I turned and walked on further past the park, finally reaching the square turned garden. My gardening tools were in a nearby building that once had been a Starbucks. I had only just begun to tend to the sprouting harvest when I heard something. I stopped and looked around, straining to hear whatever had caught my attention.... There! It was someone speaking. I didn’t recognize the language but whoever it was, I was happy to finally get visitors. I took off in the direction of the sound, looked down streets, scanned alleys, and searched stores, but couldn’t find anybody. I don’t know if they were hiding or already came and went, but after half an hour of searching I sadly gave up and went back to trying to prepare my field to last the winter.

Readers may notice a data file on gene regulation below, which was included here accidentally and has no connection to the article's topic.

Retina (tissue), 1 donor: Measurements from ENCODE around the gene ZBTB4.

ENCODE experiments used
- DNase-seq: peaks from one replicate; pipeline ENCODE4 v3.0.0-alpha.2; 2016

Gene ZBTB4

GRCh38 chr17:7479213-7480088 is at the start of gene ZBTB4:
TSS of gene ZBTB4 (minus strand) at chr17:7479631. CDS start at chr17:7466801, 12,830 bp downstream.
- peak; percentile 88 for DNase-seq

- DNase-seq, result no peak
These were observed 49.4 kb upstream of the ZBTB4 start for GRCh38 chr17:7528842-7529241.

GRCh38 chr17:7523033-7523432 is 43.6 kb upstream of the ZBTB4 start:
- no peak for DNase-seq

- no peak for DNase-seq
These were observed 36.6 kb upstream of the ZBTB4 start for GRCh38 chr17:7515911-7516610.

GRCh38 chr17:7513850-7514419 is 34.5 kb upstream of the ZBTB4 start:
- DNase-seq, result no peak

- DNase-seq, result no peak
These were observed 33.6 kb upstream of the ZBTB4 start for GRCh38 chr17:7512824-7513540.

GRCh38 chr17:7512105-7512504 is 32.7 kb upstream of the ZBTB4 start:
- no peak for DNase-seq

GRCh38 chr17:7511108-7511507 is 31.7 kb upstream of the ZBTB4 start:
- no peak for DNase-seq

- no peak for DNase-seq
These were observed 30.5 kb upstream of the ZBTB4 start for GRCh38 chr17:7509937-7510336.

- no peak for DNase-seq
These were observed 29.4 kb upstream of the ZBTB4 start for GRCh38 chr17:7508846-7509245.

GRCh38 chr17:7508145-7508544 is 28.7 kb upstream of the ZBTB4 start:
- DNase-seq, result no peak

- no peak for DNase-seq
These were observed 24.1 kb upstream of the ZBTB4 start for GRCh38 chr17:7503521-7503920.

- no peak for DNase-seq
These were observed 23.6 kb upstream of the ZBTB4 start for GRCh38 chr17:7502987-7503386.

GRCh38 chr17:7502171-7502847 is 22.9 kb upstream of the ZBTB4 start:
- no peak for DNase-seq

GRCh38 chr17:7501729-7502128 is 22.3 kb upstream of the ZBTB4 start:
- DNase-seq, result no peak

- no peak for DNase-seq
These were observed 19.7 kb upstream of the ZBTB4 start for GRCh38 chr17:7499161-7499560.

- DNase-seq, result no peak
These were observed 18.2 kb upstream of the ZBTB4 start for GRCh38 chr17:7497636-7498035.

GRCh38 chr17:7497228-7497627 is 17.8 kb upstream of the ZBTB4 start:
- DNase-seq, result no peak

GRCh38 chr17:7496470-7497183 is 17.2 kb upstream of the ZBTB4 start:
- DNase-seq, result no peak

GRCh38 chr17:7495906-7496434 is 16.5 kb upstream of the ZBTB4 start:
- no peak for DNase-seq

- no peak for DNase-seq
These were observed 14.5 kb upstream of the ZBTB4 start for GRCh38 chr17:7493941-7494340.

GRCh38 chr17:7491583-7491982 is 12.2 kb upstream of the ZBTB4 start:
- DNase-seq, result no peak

I checked my watch: 11:34 A.M. I put away my tools and made my way back to the church, again taking in the sights as I walked a different path back, eventually making a big circle. On this road was Main Street, the prison and the courthouse, all of them now still as death. The massive stone edifices often gave me the creeps. I shook the uneasy feelings out of my head and hurried on, turning my mind back to my fields. Maybe I could build a greenhouse to keep the frost off? After arriving home, I quickly shed my muddy boots by the door and hurried into the back of the church to that lone rope dangling down from the bell tower. I looked at my watch again - 11:59. I had cut it close this time. The moment the clock ticked over I yanked on the rope.

“Donnnnng!”

“Donnnnng!”

“Donnnnng!”

“Donnnnng!”

“Donnnnng!”

“Donnnnng!”

“Donnnnng!”

“Donnnnng!”

“Donnnnng!”

“Donnnnng!”

“Donnnnng!”

“Donnnnng!”